Can you remember reading your first novel? I do. As a nine year old in 1979, my fourth grade teacher Mr. Farmer inspired me to do what my parents and all my other teachers had not: Read. Moreover, his class is where I began a life long love of fantasy and science fiction literature with my first three novels: The Dragon Circle by Stephen Krensky, The Drought On ZIAX II by John Morressy, and Star Ka’at World by Andre Norton and Dorothy Madlee.
As I recall, Mr. Farmer warmed up our Cold War bunker of a classroom by putting multi-colored carpet squares atop the stained curling tiles. What a pleasure to have an entire quarter of the classroom filled with a place to sit on the floor. He also brought in a massive yellow painted tractor tire and other exotic items for additional places to sit. He even had us move our desks out of the row by row uniformity into smaller groups of circles to encourage discussion. Who does that with fourth graders? And in 1979? I loved it. We learned in groups but found our own space for reading, on the carpet or the tire or whatever. Reading time was our own space with whatever genre of books that interested us.
At first, I thumbed through books from the American Falls Hillcrest Elementary School media center/library, but browsing did not equal reading. Mr. Farmer remedied my bad habit by having a reading competition which required us to sit with a book from beginning to end. He gave us comic book-sized catalogs from Scholastic Book Services and encouraged us to order our own novels for the competition. He strung wires from the ceiling that were as long as the chalkboard. We then cut out our favorite pictures, pasted them to cardboard, and cut the cardboard to fit the image. I chose a large picture of a star destroyer. I cannot remember where I got the image from, but it stood out from all the other pictures. The chalkboard was then converted into a mock football field with white crepe paper marking the ten yard lines. For every book read, you could advance ten yards. I wanted my star destroyer to move down that wire.
I looked at the pictures in those Scholastic catalogues and found a book about dragons, an alien world, and telepathic cats. Mr. Farmer got me to the first step - wanting to own my own books. I couldn’t wait for them to come. The authors did the rest when the books arrived.
With The Dragon Circle I put myself in the shoes of Perry Wynd, a young boy kidnapped by five dragons and “all of them ferocious, fire-breathing monsters.” Perry was held captive in the dragons cave. Could Perry’s magical family save him? I read on to find out. Even though my first fascination with dragons had come with the animated version of The Hobbit, now my mind got to imagine dragons on my own terms. After The Dragon Circle I eventually graduated to Anne McCaffrey’s Dragonriders of Pern.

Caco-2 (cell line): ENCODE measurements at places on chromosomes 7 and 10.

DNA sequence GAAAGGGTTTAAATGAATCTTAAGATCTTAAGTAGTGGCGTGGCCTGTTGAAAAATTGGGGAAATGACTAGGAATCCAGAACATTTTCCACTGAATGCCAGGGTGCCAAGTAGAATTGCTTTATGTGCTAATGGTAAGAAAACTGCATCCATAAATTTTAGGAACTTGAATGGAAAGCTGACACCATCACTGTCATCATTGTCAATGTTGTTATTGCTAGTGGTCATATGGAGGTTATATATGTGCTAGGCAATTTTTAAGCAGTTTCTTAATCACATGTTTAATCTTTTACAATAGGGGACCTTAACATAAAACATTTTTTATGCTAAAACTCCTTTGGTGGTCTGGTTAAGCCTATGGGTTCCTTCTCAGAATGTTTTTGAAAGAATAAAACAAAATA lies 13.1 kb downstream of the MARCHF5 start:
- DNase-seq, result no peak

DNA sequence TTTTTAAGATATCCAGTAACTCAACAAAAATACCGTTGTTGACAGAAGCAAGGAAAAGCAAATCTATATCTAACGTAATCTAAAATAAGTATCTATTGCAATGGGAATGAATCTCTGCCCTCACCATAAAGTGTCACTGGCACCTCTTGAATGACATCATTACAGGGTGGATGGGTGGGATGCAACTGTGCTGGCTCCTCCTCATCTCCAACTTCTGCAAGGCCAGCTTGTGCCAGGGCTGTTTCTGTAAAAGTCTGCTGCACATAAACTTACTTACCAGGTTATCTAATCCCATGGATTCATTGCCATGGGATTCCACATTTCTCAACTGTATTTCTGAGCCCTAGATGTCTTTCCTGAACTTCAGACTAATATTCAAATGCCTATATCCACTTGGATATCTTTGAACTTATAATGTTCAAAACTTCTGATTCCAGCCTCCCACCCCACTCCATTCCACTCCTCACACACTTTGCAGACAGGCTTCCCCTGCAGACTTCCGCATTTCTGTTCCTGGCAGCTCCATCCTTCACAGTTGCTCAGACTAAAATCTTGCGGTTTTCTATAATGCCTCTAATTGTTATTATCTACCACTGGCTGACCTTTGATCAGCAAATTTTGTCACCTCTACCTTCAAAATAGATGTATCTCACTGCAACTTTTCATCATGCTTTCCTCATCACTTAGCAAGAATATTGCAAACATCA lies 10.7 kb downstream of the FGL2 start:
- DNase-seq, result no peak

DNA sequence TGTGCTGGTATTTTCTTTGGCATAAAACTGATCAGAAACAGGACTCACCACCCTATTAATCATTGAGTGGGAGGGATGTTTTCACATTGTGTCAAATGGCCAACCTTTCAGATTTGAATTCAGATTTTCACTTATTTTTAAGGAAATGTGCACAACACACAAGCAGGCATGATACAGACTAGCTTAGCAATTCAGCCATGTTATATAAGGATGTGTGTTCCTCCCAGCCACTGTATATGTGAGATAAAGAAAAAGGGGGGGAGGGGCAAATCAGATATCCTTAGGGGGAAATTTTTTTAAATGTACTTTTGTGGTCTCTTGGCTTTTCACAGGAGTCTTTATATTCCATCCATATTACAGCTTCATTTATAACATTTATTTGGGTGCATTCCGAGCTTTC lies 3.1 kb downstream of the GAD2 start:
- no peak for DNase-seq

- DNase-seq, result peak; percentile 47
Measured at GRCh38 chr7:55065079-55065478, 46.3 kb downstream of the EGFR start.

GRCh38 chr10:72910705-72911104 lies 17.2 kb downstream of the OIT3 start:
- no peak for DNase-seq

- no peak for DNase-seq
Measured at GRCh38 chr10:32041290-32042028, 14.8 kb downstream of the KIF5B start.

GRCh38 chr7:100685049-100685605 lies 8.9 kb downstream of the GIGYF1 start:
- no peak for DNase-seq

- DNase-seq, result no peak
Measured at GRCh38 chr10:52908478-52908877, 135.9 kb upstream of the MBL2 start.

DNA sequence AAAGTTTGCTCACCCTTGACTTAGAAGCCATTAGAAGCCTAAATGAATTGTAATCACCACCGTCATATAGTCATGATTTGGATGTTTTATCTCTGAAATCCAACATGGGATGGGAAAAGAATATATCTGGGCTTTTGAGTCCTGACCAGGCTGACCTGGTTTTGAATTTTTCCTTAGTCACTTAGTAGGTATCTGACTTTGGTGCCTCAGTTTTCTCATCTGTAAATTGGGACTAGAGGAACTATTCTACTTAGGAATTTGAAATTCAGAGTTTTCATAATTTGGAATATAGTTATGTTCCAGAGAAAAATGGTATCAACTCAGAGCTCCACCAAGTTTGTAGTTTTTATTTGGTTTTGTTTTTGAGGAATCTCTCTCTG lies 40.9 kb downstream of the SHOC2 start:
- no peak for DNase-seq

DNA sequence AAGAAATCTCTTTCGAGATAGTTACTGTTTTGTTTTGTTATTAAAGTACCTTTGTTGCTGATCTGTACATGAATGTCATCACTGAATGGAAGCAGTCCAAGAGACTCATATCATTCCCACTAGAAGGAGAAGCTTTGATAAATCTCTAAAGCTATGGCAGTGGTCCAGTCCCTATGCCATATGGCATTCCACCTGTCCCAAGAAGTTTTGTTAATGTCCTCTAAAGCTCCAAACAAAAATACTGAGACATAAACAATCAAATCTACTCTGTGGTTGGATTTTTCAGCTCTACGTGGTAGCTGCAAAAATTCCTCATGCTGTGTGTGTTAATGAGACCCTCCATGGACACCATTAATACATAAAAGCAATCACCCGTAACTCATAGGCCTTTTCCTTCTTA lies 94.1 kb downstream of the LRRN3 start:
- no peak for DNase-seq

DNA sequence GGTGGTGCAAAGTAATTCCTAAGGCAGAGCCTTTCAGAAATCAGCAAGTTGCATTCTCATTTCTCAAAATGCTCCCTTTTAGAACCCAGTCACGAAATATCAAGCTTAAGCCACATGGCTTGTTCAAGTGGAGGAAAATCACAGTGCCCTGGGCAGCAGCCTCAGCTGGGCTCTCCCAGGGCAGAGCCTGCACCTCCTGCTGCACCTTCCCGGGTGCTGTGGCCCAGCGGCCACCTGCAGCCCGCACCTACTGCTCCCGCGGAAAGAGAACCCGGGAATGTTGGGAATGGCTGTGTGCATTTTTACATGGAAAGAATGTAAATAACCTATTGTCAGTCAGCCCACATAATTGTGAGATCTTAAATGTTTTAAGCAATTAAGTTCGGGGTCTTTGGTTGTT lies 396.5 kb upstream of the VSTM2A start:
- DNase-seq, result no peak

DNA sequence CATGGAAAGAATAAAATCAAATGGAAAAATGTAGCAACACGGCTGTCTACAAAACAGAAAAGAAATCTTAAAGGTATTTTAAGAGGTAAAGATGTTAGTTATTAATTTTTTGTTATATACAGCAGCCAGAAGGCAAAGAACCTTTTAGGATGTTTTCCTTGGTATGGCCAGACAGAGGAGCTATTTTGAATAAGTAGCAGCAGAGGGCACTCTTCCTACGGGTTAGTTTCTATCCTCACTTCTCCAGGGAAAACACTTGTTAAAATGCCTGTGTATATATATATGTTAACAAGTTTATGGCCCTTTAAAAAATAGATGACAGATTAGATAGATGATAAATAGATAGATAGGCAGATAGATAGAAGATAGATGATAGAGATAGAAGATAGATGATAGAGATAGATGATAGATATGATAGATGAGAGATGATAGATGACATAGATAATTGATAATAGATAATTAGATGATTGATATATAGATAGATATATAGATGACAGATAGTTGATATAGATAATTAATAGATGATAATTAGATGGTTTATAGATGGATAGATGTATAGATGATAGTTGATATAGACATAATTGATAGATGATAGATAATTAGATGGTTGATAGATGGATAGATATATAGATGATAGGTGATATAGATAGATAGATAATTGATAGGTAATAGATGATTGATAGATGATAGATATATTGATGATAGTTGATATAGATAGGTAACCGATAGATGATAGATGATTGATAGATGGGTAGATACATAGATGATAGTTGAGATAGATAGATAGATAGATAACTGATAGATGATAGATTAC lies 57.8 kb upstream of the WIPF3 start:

The Drought On Ziax II fired my imagination even more. A boy named Toren was born in space and had never been to Earth. I couldn’t fathom what that would be like. Toren did not have a water fountain outside his classroom like mine did. In fact, in his schoolroom on Pioneer Base One his water was strictly rationed from a canteen. The natives of Ziax II, the Imbur, could not understand how Earth could have oceans of water. The Pioneers from Earth needed more water, but exploring the bizarre forests of Ziax II put the settlers in danger due to the monstrous Sorks. To this day I can see how this story inspired my eventual fascination with DUNE.
Star Ka’at World introduced me to intelligent cats that could run machines with their thoughts. The Ka’ats, Tiro and Mer, invite Jim and Elly Mae to travel to their world of Zimmorrah. The Ka’ats are telepaths who can talk into Jim and Elly’s minds, and they refer to the Earth children as “cublings.” The action begins when Jim and Elly Mae’s new friends are kidnapped by killer robots. I just had to read the whole book to find out what happened. This Andre Norton children’s book led me to her Witch World series. Furthermore, the telepathic Ka’ats planted the seed for liking books featuring characters with animal bonds, such as R.A. Salvatore’s Drizzt Do’Urden who is linked to his magical panther Guenhwyvar or Lyra with her daemon familiar in Philip Pullman’s The Golden Compass.
At the end of the fourth grade competition, I got into the red zone but failed to score a touchdown. No matter. Those first three novels hooked my imagination. By then, winning did not matter. Reading fantasy and science fiction did.